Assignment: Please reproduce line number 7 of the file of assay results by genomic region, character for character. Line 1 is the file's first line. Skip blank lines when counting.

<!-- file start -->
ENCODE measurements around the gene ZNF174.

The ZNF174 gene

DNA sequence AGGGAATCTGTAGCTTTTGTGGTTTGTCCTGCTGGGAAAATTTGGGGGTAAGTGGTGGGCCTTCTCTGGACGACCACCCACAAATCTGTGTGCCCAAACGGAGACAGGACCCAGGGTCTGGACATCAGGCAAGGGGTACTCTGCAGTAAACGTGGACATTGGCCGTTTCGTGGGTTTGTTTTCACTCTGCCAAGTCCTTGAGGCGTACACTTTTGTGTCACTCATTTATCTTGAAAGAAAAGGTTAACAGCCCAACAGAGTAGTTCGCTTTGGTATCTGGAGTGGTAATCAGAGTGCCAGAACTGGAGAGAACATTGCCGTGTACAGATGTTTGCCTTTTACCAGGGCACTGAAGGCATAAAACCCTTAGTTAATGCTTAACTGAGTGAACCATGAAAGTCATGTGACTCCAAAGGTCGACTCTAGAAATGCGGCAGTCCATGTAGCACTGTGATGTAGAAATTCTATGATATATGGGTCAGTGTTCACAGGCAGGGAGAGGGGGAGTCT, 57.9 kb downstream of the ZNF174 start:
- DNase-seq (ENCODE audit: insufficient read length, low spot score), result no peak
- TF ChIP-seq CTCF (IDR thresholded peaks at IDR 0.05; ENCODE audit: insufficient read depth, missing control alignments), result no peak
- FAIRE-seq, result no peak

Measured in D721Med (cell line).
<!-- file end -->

Measured in D721Med (cell line).